Thursday, April 9, 2020


On April 25th and 26th, I'll be participating in the online Mainframe Comic Con, which will benefit the Hero Initiative, the Red Cross and other charities.  Admission is free and there will be opportunities to contribute to these fine organizations.  Hop on over to their website for more details.

Safe stay, stay healthy!

Monday, April 6, 2020


Someone over on Twitter plucked these panels from an old Captain America story I wrote. (Cap #284, to be precise.  Art by Sal Buscema and Kim DeMulder.)  All these years later, they reflect how I feel about what we're all going through today.  You can always depend on Cap to put things in perspective.

Stay safe and healthy!

Thursday, April 2, 2020


A friend who just read my 1993 graphic novel Speeding Bullets asked me if I did any other Elseworlds stories.  Answer:  I tried.  Soon after SB, I pitched DC a sequel, a kind of reverse version, where young Bruce Wayne was kidnapped by an alien probe, raised on Krypton by a cold and ruthless Jor-El, and became a revolutionary Superman who brought down the Kryptonian power structure. For reasons I never understood, DC passed on it. 

Around the same time I pitched another one where baby Kal-El’s rocket was found by white supremacists and Clark Kent was raised to become, essentially, a Super Klansman. (The idea was to push the character as far from “truth, justice and the American way” as possible—and watch him fight his way back to his fundamental core of decency.  By the end of the story Clark rejected hate, took down the supremacists, and became the Superman we know and love.)  Another pass from DC—I think it was a little too hot for them to handle—and so ended my Elseworlds experience (until eight years later, when I did an odd,  poetic, and obscure story called Supergirl:  Wings).  But I like to think that somewhere, in some parallel universe, both those rejected stories exist.

No matter how far along in your career, how successful you appear to be, rejection is part and parcel of the creative life.  You have to have a hard head, a thick skin, and (like Hal Jordan) a fierce will coupled with a powerful imagination.  You have to want that life with all your heart and soul.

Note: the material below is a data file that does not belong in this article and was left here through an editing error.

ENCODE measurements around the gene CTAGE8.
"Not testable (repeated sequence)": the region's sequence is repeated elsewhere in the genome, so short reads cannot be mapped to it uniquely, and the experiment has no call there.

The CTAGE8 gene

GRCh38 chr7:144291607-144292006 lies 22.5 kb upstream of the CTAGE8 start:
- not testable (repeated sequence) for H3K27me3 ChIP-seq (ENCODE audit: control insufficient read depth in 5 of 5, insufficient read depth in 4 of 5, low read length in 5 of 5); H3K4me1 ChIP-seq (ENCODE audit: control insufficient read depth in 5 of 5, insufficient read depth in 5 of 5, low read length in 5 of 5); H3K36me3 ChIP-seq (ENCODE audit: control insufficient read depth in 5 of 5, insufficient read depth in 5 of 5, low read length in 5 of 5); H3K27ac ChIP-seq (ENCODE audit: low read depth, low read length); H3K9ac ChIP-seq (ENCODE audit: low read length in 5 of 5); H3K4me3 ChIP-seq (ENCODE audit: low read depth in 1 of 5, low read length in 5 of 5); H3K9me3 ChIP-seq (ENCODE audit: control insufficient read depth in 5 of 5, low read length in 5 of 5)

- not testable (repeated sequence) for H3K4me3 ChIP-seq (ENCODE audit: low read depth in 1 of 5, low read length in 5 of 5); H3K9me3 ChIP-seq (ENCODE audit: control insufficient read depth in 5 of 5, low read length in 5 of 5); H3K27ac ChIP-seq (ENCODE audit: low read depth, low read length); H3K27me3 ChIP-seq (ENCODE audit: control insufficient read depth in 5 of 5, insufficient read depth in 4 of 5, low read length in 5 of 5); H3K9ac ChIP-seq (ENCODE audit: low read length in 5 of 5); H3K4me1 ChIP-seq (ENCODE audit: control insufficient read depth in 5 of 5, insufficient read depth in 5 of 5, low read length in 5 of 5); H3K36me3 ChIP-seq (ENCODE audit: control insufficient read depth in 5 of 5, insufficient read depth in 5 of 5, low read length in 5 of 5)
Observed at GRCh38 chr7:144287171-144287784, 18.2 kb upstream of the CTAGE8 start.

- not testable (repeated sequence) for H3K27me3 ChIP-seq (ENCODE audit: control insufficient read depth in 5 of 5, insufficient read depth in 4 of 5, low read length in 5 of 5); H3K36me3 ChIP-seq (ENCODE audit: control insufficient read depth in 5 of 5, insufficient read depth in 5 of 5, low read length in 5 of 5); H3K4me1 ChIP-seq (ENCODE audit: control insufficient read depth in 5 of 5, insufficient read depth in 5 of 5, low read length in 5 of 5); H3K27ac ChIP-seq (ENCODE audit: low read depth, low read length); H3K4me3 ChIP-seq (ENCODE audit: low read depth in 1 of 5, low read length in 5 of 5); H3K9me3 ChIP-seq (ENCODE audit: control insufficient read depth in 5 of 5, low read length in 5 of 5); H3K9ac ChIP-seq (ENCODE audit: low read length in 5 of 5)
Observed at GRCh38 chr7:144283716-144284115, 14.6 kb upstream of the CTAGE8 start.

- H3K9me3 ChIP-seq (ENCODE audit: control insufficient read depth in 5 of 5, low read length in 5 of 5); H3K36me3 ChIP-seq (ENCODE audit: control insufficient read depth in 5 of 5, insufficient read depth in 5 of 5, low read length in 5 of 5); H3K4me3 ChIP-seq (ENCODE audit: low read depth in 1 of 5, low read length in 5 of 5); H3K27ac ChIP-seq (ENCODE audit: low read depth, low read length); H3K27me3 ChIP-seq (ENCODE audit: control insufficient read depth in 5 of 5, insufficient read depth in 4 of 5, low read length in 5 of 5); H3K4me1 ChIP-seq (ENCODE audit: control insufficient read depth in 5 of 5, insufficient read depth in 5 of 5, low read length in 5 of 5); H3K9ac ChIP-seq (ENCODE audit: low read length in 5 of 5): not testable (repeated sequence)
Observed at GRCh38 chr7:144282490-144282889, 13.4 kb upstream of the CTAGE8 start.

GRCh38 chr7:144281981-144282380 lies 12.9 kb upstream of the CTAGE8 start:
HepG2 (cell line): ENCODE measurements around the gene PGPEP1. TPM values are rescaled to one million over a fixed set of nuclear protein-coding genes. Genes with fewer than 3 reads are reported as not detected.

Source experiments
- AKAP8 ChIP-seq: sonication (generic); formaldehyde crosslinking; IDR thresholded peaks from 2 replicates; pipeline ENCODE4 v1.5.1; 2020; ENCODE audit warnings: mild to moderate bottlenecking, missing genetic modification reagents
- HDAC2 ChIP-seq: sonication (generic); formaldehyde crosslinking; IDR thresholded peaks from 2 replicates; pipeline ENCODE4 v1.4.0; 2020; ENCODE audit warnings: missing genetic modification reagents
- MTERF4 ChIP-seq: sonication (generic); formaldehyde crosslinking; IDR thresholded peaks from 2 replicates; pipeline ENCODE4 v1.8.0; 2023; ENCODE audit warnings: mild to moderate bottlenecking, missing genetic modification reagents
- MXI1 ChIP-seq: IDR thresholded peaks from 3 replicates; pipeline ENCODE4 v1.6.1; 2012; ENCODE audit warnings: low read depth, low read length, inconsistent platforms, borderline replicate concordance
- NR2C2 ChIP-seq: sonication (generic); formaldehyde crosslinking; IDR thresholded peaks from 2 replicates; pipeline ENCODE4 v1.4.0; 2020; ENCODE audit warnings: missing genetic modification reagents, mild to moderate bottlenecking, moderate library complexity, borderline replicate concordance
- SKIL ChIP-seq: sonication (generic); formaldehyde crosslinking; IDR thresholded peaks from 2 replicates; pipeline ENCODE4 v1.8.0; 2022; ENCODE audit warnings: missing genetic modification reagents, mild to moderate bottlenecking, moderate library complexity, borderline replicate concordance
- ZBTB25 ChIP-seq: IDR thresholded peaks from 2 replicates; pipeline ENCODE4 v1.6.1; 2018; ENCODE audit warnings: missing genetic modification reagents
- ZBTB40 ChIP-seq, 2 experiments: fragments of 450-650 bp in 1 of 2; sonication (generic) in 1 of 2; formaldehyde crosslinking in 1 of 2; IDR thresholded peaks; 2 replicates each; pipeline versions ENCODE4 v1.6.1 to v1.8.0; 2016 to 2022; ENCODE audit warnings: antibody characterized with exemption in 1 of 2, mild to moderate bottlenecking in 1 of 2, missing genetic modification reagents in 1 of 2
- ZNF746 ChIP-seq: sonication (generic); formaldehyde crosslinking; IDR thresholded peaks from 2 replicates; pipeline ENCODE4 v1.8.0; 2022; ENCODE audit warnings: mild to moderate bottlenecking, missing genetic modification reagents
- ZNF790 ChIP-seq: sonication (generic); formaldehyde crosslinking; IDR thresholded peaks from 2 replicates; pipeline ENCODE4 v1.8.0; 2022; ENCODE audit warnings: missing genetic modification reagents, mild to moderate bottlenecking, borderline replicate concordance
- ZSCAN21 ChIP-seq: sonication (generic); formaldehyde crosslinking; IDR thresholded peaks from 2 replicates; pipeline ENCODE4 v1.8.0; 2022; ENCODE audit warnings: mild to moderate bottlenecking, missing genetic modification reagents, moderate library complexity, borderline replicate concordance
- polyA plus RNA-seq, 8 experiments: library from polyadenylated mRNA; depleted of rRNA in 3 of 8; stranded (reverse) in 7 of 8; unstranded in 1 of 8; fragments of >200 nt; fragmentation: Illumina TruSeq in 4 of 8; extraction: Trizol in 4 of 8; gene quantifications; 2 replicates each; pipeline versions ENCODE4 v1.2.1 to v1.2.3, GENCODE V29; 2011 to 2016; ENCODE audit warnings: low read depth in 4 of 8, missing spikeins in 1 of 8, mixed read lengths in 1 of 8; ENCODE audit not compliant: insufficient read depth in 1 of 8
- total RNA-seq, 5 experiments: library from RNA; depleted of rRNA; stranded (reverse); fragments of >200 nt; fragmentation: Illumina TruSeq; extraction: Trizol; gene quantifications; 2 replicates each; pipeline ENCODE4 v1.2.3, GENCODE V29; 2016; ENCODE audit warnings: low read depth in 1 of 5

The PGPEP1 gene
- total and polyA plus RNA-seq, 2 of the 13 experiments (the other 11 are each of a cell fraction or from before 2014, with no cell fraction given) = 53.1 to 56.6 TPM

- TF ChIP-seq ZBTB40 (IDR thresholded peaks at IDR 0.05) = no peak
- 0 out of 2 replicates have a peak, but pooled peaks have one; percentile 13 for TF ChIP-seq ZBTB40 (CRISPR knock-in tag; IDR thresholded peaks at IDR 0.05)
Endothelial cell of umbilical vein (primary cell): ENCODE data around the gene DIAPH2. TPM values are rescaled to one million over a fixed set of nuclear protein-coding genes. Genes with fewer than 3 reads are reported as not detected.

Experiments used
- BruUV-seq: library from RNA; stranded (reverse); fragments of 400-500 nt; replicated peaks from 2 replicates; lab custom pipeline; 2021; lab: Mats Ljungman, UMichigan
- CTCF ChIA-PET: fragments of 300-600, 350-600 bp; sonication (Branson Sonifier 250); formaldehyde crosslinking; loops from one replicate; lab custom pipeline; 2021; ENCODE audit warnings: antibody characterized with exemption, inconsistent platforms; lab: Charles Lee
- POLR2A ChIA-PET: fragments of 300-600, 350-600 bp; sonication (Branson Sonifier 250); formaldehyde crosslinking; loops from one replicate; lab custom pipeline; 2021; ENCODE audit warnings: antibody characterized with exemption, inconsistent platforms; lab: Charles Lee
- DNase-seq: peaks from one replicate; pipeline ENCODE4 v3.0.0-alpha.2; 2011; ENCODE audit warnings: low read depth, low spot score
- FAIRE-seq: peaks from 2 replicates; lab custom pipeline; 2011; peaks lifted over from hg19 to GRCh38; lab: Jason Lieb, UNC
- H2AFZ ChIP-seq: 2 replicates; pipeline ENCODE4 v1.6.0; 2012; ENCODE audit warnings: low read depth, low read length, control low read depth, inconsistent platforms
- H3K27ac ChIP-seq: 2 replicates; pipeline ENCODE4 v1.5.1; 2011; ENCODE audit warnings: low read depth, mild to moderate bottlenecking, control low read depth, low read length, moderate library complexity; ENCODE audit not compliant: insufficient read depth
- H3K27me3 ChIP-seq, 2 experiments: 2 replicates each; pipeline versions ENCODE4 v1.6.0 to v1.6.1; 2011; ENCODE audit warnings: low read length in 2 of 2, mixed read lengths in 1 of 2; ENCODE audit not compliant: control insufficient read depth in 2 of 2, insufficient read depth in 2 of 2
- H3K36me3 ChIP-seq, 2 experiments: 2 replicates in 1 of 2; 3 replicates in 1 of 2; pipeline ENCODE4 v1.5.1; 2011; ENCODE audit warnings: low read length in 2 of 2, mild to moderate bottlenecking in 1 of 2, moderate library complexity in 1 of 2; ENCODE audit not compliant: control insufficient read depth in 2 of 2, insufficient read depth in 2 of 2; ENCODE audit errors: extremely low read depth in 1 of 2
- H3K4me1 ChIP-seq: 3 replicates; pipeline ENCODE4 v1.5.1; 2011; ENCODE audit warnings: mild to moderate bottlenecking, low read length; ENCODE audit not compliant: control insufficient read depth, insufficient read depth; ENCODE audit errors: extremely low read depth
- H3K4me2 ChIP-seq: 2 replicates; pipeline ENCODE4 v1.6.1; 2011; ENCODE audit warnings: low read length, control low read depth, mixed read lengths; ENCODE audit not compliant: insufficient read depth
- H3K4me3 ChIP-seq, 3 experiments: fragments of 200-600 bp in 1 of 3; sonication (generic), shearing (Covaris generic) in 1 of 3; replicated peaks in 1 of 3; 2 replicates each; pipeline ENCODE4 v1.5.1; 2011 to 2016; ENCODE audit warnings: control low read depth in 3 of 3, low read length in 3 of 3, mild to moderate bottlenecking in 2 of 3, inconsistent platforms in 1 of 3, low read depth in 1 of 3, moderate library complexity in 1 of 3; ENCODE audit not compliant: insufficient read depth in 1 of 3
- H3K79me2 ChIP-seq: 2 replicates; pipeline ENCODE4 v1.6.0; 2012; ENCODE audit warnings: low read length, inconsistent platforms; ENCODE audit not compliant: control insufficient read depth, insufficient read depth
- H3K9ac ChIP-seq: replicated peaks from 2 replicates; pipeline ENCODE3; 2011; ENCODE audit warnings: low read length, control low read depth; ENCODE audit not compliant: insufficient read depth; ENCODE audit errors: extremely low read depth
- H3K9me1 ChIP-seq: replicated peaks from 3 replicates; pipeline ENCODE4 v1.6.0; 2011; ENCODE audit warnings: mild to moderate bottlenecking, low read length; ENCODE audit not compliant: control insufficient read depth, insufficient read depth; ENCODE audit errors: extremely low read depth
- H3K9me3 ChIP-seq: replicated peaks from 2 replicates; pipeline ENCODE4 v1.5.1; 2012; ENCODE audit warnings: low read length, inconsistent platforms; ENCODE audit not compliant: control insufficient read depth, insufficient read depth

Tuesday, March 31, 2020


Here's a conversation I had with Caba at the Cerveza Y Comics (aka Beer and Comics) video podcast, which is made for the Spanish speaking comic book fans of Spain and Latin America.

Enjoy...and stay healthy!

Tuesday, March 17, 2020


Superman: Red Son is out today on DVD, 4K and Blu-Ray.  Here are a couple of new clips to whet your appetite!

Now sit back, relax, and enjoy the show!

Sunday, March 15, 2020


Yes, another podcast! This time it's a conversation I had with the Drunken Dork podcast, doing a deep dive into the making of Superman: Red Son. Enjoy!

Thursday, March 12, 2020


Yes, it's another podcast interview (they seem to come in clusters), this one focusing on my soon-to-be-released IDW Star Trek story Star TrekHell's Mirror.  Kirk!  Spock!  Khaaaaaaan!!!!!


Wednesday, March 11, 2020


Here's a conversation I had with the Let Me Know How It Is podcast, primarily focusing on recent animation projects like Superman: Red Son, Death and Deathstroke: Knights and Dragons.  But we get into some comics material, as well.  Enjoy!  (And wash your hands!)

Friday, February 28, 2020


Here are a couple of new teaser clips from Superman: Red Son. The movie— produced by Bruce Timm and Jim Krieg, directed by Sam Liu, and written by yours truly—is available now on digital, coming to Blu-ray/4K Ultra HD on March 17th. (New York premiere will be at the Director's Guild on March 16th.)


Tuesday, February 25, 2020


"This whole universe, with all its vastness, grandeur and beauty, is nothing but sheer imagination."
Avatar Meher Baba

Wednesday, February 19, 2020


Much as I adore 1960s comics—the innocent, inspiring DCs early in the decade and the revolutionary Marvel explosion led by Lee, Kirby and Ditko—the 70s might be my favorite comic book decade.

Kirby’s New Gods, Thomas and Smith on Conan, Wein and Wrightson on Swamp Thing, O’Neil and Adams on Green Lantern/Green Arrow, Wolfman and Colan on Tomb of Dracula, Steve Gerber on…well pretty much everything he touched (but especially Man-Thing with Ploog and Mayerik), Steve Englehart and his brilliant collaborators on Doctor Strange, Batman, Captain America, and his criminally-underrated JLA run, Moench and Gulacy on Master of Kung-Fu, Starlin on Warlock and Captain Marvel.

Just a staggering body of groundbreaking work, by creators at the very top of their game, working in a variety of genres.  These are the books that kept me reading comics at a time when I might have left them behind—and the creators I still hold high regard.

I salute them all!
©copyright 2020 J.M. DeMatteis

Wednesday, February 12, 2020


Here's a new teaser clip from my latest animated project, an adaptation of Mark Millar's Superman: Red Son—directed by the ultra-talented Sam Liu.  Digital release coming on February 25th, followed by the 4K Ultra HD and Blu-ray release on March 17th.  Enjoy!

Saturday, February 8, 2020


Here's a conversation I had just the other day with the Just Us Nerds podcast, focusing on my two current animation projects: Superman: Red Son and Deathstroke: Knights & Dragons.

Friday, January 31, 2020


"When the Word of my love breaks out of its silence and speaks in your heart, telling you who I really am, you will know that that is the Real Word you have always been longing to hear."